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Confusion Corner: falling short of Great expectations

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January 25, 2016

10:39 PM

I hate to interrupt the many hours you now spend studying or exercising, but I must ask: Did it happen again? Did you resolve that this was going to be the year in which you completely revitalize your life? Say, how is that going? If you are anything like me, then you convinced yourself that some new circumstance, person or plan would be just the thing you needed to finally make you happy, satisfied and successful, only to be deeply disappointed when this metaphorical white knight ended up not being as amazing as you built it up to be.

This is the trap of mystical thinking, which is a deeper pit than a Reddit rabbit hole. No, mystical thinking is not a belief in dragons or in the Illuminati. It is much more dangerous than anything a fiction writer could ever hope to dream up and has more power than any secret group vying for a new world order. Mystical thinking is the unrealistic belief that someone or something, like a new year or a new man, will be the simple and ultimate answer to life’s most persistent problems.

Mystical thinking is so dangerous because it extends the responsibility of facing a problem indefinitely into the future, as you perpetually wait for a fictional intervention. This sticky form of denial has the numbing power of heroin and keeps those who engage in it from making the more realistic, but tedious, steps necessary for the actual resolution of an issue.

Mystical thinking is the unrealistic belief that someone or something, like a new year or a new man, will be the simple and ultimate answer to life’s most persistent problems.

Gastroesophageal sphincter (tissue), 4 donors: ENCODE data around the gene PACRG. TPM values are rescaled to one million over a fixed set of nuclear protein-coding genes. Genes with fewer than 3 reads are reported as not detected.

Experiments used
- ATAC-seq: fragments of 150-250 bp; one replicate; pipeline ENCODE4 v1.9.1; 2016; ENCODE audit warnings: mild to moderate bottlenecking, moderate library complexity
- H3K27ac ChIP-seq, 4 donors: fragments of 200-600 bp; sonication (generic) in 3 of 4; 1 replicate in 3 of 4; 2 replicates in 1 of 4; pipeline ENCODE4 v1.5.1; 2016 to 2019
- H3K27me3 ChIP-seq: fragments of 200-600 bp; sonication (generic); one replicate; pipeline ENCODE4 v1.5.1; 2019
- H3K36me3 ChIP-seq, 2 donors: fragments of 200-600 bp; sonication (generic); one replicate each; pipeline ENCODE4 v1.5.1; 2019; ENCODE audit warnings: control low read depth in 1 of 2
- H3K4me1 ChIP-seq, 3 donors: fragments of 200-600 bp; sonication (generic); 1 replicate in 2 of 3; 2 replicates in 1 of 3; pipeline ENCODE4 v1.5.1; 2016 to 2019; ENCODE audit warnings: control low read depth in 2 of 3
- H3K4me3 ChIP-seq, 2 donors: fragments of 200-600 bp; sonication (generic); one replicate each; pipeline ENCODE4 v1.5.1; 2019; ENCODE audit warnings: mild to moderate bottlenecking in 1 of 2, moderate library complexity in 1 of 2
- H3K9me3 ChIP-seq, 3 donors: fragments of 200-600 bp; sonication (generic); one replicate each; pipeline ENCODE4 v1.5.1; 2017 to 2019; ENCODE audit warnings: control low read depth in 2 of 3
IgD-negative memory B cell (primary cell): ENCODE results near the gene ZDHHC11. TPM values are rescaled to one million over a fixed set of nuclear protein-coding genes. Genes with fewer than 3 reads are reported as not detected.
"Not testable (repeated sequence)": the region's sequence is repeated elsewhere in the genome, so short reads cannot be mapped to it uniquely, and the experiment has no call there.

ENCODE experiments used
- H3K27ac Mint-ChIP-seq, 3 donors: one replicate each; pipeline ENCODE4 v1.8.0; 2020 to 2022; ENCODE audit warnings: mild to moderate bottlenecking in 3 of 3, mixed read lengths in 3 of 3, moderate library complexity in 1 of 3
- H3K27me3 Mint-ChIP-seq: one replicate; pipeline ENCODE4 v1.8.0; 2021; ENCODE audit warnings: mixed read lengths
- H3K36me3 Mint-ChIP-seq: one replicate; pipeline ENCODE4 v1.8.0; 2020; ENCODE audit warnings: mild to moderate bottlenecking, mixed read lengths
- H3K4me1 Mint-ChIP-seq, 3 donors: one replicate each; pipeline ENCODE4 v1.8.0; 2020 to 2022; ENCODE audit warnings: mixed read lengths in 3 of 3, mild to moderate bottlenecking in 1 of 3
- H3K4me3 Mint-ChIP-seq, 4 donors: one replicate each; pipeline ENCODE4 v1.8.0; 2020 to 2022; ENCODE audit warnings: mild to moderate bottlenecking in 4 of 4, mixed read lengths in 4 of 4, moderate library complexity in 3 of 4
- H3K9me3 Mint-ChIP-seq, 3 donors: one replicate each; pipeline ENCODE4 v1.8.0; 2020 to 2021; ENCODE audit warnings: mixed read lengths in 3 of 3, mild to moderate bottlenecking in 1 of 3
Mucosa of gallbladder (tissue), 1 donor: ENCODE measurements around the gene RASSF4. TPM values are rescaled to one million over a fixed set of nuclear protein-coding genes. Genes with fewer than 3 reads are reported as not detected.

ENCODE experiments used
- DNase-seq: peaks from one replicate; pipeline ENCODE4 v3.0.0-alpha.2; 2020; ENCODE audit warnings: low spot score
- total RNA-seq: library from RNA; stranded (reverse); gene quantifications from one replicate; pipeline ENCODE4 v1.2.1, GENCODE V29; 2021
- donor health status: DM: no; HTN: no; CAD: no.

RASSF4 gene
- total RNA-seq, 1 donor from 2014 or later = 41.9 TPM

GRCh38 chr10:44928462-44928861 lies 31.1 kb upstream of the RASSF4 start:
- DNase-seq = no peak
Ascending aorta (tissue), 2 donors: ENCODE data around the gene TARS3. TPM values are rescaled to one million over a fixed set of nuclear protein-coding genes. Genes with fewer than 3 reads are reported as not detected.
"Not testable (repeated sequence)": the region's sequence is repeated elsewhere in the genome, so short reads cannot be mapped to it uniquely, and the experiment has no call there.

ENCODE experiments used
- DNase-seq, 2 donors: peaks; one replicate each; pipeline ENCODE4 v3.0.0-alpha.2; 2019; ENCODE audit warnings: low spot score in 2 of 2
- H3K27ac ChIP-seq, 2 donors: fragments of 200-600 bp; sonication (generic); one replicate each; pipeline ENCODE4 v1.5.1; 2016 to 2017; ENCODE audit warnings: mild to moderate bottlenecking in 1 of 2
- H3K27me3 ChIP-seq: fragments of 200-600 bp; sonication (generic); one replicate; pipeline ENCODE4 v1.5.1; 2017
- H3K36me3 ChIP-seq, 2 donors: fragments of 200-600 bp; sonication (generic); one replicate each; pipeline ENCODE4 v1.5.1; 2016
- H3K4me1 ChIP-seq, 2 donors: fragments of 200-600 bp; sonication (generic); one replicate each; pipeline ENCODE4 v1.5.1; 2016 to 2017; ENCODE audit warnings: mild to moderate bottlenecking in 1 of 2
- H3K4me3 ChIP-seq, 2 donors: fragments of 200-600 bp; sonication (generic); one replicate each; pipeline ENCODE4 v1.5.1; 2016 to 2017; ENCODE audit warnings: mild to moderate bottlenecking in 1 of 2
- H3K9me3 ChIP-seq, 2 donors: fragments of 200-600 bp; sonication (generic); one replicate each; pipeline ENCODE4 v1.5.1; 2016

Our New Year’s resolutions are a recent example on the dissertation-length list of mystical thinking. Donald Trump is another, and not because many people want to wish him away. The massive amount of people who have bought tickets for the Trump Train have fallen into the common delusion that one man can be the total solution to their suffering. In fact, most presidential candidates rise to power under this same logical fallacy. The disappointment felt for the current president does not come from inadequate performance. Instead, it is a natural crash that occurs when expectations are set higher than cholesterol levels at the Iowa State Fair. It is the same delusion that propels dependencies on men, crash diets, and it may even fuel most of society’s bad habits.

Don’t buy it? As an angst-filled teenager struggling for autonomy, did you ever find yourself desperately yearning for the freedom that college promised because you thought that your life could then truly begin? Do you now find yourself itching to get into the work force because it will release you from the bondage of pointless term papers, bringing you into a lifestyle that promotes true professional and personal fulfillment? Of course you do, because the prospect of a one-stop shop is very seductive. But these irrational beliefs prevent true engagement in life and obscure the deeper root of problems.

The disappointment felt for the current president does not come from inadequate performance. Instead, it is a natural crash that occurs when expectations are set higher than cholesterol levels at the Iowa State Fair.

Now you may be thinking you should just stop your mystical thinking. Slow down, because it is also a fantasy to believe that an entrenched thought pattern can just disappear over night or that it is the only thing holding you back. Unfortunately, the only way to be freed from the clutches of mystical thinking is to slowly work at changing those toxic thought patterns. You have to try to catch yourself when you have attached an unrealistic amount of agency to a proverbial magic pill. Then you have to take the time and effort to replace these beliefs with more realistic expectations that factor in the less glamorous needs and limitations of not only yourself, but of those around you. It won’t be easy. However, if you stick with it, you might just find that you can accomplish some of your goals, like yourself a bit more, and have a sense of satisfaction that persists past January.

Emily Gardner is a Confusion Corner columnist who keeps her expectations and cholesterol at reasonable levels.

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  • Emily Gardner